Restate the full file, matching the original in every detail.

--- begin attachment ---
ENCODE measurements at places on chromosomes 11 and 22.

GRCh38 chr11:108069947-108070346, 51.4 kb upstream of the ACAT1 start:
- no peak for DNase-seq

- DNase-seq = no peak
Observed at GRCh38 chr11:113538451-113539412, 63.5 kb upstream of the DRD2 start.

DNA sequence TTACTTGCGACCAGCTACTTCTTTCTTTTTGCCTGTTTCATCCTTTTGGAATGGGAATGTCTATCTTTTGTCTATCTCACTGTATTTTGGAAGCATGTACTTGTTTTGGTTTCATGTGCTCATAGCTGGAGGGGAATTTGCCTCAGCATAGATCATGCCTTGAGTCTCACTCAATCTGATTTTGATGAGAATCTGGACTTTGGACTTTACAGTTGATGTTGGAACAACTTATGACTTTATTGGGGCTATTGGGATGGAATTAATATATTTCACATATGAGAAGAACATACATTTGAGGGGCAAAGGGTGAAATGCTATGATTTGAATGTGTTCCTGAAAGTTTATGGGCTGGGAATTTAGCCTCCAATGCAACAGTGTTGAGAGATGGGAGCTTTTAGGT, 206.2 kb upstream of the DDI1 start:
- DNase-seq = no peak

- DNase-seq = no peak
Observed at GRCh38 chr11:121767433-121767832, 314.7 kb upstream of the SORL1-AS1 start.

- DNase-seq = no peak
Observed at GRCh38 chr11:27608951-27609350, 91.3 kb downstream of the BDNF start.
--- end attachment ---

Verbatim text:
ENCODE measurements at places on chromosomes 11 and 22.

GRCh38 chr11:108069947-108070346, 51.4 kb upstream of the ACAT1 start:
- no peak for DNase-seq

- DNase-seq = no peak
Observed at GRCh38 chr11:113538451-113539412, 63.5 kb upstream of the DRD2 start.

DNA sequence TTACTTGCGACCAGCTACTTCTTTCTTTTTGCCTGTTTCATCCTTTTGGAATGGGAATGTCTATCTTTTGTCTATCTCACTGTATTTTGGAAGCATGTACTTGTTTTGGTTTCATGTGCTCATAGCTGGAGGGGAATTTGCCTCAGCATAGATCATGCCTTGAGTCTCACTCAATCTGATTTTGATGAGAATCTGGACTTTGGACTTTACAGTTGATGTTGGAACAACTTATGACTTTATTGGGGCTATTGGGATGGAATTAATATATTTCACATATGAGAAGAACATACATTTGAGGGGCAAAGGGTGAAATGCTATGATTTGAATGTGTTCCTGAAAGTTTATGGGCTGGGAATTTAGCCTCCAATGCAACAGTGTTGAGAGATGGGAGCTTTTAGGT, 206.2 kb upstream of the DDI1 start:
- DNase-seq = no peak

- DNase-seq = no peak
Observed at GRCh38 chr11:121767433-121767832, 314.7 kb upstream of the SORL1-AS1 start.

- DNase-seq = no peak
Observed at GRCh38 chr11:27608951-27609350, 91.3 kb downstream of the BDNF start.